Individual objective values:
_sobj[1] = 74.27382022
_sobj[2] = 75.01966292
_sobj[3] = 79.59719101
_sobj[4] = 31.49438202

Irreducible Inconsistent Subset (IIS)¶
Given an infeasible model, it is useful to know where the infeasibility comes from, that is, which bounds and/or constraints are incompatible. An IIS is a subset of constraints and variables that is still infeasible and where if a member is removed the subsystem becaomes feasible. Note that an infeasible model can have more than one IIS.
This options controls whether to perform the additional computational steps required to find an IIS.
Option 

Applicability 
LP and MIP models 
Input 
None 
Output 
Suffix 
Values 
Values:

Example 
Use this model Execute: option <solver>_options "iisfind=1";
option presolve 0; # else the model could be oversimplified
solve;
display c1.iis, c2.iis, c3.iis;
Output: xGurobi 9.5.2: alg:iisfind=1
xGurobi 9.5.2: infeasible problem
2 simplex iterations
suffix iis symbolic OUT;
suffix dunbdd OUT;
c1.iis = mem
c2.iis = mem
c3.iis = mem

MIPonly features¶
Return MIP gap¶
The MIP gap describes how far the reported solution for the MIP model is from the best bound found. It is defined as:
\(absgap =  objective  bestbound \)
\(relmipgap = absgap /  objective \)
It gives a measure of how far the current solution is from the
theoretical optimum.
The AMPL option controls whether to return mipgap suffixes or include mipgap values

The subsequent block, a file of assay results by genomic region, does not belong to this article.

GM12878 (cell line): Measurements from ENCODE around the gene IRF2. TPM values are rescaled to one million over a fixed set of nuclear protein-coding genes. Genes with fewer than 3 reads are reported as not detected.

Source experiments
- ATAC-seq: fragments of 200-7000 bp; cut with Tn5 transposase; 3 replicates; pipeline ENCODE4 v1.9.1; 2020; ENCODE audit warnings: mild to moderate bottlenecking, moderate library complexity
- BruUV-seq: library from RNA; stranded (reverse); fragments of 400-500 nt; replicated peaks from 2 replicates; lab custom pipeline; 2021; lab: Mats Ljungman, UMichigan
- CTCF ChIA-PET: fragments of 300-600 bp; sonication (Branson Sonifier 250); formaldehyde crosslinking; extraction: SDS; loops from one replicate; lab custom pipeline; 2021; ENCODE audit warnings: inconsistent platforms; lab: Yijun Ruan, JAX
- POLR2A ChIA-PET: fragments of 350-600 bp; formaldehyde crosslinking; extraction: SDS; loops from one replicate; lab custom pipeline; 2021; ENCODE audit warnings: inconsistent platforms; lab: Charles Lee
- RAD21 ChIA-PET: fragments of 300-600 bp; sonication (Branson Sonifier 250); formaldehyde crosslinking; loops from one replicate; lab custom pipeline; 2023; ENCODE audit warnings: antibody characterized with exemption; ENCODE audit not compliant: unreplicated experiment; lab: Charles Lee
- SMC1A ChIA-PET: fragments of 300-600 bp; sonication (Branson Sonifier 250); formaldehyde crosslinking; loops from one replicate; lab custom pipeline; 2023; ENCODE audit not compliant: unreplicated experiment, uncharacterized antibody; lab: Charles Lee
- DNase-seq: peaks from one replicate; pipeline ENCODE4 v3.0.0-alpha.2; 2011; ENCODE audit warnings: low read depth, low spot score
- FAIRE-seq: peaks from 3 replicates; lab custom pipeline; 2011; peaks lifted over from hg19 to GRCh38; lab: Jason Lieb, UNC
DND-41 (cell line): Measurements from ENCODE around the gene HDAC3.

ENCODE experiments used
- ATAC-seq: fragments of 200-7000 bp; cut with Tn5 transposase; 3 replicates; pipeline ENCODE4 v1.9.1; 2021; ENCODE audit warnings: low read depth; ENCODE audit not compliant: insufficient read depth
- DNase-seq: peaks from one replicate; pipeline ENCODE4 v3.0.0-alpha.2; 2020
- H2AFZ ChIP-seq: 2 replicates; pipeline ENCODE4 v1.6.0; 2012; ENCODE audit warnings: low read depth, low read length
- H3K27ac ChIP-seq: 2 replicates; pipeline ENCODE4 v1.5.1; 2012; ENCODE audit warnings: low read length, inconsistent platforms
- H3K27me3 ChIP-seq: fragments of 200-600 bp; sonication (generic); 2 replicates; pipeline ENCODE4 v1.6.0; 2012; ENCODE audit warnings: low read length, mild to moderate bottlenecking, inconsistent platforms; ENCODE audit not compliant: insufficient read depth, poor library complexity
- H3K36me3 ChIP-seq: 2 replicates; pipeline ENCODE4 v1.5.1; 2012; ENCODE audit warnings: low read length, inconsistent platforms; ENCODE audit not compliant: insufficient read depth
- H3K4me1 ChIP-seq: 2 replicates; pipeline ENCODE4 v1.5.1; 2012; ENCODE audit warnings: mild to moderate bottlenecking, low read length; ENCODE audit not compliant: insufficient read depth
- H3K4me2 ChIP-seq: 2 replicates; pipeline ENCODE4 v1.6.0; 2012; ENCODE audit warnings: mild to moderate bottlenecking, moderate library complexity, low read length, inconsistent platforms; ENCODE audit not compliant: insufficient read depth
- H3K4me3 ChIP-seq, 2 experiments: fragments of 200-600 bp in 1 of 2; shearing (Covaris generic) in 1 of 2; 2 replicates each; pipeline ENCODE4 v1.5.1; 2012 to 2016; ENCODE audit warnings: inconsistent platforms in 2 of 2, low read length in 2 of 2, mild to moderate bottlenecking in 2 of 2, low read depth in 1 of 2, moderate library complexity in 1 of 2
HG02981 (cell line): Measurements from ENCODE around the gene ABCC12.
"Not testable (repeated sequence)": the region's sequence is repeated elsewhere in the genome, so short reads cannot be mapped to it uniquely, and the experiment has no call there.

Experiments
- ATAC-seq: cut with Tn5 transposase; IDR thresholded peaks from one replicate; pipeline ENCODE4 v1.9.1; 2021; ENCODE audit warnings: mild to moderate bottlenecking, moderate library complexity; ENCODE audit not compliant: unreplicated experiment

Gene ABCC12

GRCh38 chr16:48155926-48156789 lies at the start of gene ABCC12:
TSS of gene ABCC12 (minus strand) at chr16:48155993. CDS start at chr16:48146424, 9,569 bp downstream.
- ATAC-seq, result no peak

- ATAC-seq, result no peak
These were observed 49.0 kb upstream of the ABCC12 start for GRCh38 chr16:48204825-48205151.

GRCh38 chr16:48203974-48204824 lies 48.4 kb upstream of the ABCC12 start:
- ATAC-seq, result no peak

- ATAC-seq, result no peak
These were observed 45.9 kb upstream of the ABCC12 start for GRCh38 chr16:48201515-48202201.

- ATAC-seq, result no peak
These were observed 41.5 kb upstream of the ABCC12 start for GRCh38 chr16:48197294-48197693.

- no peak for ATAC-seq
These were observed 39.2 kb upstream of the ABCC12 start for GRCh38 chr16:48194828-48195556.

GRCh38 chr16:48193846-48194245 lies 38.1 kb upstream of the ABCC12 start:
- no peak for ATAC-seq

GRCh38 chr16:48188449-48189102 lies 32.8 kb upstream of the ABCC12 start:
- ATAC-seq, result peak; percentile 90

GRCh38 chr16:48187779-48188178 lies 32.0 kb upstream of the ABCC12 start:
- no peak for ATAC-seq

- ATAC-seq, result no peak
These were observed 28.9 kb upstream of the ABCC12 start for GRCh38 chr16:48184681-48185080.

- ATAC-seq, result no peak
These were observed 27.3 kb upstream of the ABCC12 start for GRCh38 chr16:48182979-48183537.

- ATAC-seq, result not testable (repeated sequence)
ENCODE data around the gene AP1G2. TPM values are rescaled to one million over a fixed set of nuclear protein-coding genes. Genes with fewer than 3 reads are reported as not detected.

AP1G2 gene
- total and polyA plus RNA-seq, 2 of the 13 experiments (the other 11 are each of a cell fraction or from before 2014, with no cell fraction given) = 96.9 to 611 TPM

in the solve_message. Returned suffix values are +Infinity
if no integerfeasible
solution has been found, in which case no mipgap values are reported in the solve_message.
Option 

Applicability 
MIP models 
Input 
None 
Output 
Additional text in

Values 
Sum of:

Example 
Use this model Execute: # 3 = return both absolute and relative MIP gap, and also report them
# in the solve_message
option <solver>_options "return_mipgap=3";
solve;
display max_queens.relmipgap, max_queens.absmipgap;
display Initial.relmipgap, Initial.absmipgap;
Output: xGurobi 9.5.2: mip:return_gap=3
xGurobi 9.5.2: optimal solution; objective 10
suffix absmipgap OUT;
max_queens.relmipgap = 0
max_queens.absmipgap = 0
Initial.relmipgap = 0
Initial.absmipgap = 0

Return best dual bound¶
The best dual bound (on the objective) represents what is the currently proven best value that the objective value can assume. Usually solvers terminate when the current solution is close enough to the best bound.
This option controls whether to return suffix .bestbound for the best known MIP dual bound on the objective value. The returned value is Infinity for minimization problems and +Infinity for maximization problems if there are no integer variables or if a dual bound is not available.
Option 

Applicability 
MIP models 
Input 
None 
Output 
Suffix:

Values 
Sum of:

Example 
Use this model Execute: option <solver>_options "mip:bestbound=3";
solve;